This pair of modules is somewhat similar to the modules in An Application Example That Consumes Messages from a Remote Server in that the only components are a client and a message-driven bean. However, the modules here use these components in more complex ways. One module consists of the application client. The other module contains only the message-driven bean and is deployed twice, once on each server.
The basic steps of the modules are as follows.
You start two Java EE servers, one on each system.
On the local server (earth), you create two connection factories: one local and one that communicates with the remote server (jupiter). On the remote server, you create a connection factory that has the same name.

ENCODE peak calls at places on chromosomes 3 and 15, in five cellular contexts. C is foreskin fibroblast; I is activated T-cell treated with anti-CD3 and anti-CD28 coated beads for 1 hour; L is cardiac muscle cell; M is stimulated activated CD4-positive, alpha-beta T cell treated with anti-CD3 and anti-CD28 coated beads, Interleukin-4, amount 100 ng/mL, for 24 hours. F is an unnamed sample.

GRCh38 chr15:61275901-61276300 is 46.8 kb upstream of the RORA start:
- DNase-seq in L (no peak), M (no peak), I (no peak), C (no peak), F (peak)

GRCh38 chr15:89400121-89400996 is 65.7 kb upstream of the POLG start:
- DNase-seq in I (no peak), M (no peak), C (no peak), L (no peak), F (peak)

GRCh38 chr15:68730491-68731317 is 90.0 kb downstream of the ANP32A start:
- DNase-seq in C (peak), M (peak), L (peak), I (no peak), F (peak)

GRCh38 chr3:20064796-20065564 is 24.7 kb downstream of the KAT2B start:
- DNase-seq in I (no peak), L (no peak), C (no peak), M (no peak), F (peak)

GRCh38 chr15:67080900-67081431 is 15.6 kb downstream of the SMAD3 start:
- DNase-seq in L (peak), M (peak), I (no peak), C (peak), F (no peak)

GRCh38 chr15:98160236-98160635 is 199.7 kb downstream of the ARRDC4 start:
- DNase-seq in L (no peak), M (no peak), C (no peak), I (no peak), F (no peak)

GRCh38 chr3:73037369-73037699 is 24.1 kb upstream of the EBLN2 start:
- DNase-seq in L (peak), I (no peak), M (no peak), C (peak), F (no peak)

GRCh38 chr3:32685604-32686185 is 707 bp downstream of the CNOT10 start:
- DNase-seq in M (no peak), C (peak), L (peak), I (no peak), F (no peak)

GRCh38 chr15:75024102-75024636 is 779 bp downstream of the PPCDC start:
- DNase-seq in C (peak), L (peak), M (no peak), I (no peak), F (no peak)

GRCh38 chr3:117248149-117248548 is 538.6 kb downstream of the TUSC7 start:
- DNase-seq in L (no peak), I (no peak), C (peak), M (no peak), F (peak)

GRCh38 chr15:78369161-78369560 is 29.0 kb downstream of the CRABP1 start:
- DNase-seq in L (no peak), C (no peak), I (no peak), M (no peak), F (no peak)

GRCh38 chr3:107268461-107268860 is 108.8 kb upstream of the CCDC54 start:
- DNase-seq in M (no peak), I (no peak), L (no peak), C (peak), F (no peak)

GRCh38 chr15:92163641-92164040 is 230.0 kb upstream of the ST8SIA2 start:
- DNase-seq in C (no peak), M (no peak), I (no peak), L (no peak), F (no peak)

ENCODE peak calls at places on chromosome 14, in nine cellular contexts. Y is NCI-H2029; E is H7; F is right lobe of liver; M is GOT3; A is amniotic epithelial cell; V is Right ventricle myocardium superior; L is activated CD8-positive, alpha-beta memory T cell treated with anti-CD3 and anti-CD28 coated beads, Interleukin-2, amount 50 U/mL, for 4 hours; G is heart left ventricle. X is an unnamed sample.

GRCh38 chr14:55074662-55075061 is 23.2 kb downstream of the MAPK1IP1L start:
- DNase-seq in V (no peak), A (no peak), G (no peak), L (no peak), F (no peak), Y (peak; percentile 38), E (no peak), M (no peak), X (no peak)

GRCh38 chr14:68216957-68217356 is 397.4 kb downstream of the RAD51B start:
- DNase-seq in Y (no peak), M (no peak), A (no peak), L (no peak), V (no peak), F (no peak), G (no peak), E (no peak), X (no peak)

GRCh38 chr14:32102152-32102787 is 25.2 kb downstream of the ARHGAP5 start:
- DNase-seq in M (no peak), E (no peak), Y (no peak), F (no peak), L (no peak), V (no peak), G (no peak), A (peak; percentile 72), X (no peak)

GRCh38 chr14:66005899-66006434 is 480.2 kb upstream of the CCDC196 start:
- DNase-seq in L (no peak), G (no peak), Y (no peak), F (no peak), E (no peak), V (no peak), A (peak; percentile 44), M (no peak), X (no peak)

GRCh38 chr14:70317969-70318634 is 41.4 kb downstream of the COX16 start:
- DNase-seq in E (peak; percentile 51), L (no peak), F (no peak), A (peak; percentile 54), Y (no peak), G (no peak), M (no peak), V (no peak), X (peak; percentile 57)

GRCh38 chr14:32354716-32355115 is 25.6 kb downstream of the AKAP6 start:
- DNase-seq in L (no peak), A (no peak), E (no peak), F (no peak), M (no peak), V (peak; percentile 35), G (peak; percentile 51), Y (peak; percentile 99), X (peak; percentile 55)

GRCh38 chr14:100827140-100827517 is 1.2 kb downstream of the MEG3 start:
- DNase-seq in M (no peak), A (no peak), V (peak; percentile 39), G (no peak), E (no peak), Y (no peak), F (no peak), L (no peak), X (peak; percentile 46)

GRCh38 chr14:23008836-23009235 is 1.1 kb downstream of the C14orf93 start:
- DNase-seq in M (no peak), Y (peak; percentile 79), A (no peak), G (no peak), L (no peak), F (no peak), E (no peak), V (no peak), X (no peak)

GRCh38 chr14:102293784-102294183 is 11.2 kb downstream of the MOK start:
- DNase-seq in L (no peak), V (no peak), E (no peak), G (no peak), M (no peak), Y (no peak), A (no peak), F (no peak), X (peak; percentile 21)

The application client looks up the two connection factories (the local one and the one that communicates with the remote server) to create two connections, sessions, publishers, and subscribers. The subscribers use a message listener.
Each publisher publishes five messages.
Each of the local and the remote message-driven beans receives five messages and sends replies.
The client’s message listener consumes the replies.
Figure 32–4 illustrates the structure of this application. M1 represents the first message sent using the local connection factory, and RM1 represents the first reply message sent by the local MDB. M2 represents the first message sent using the remote connection factory, and RM2 represents the first reply message sent by the remote MDB.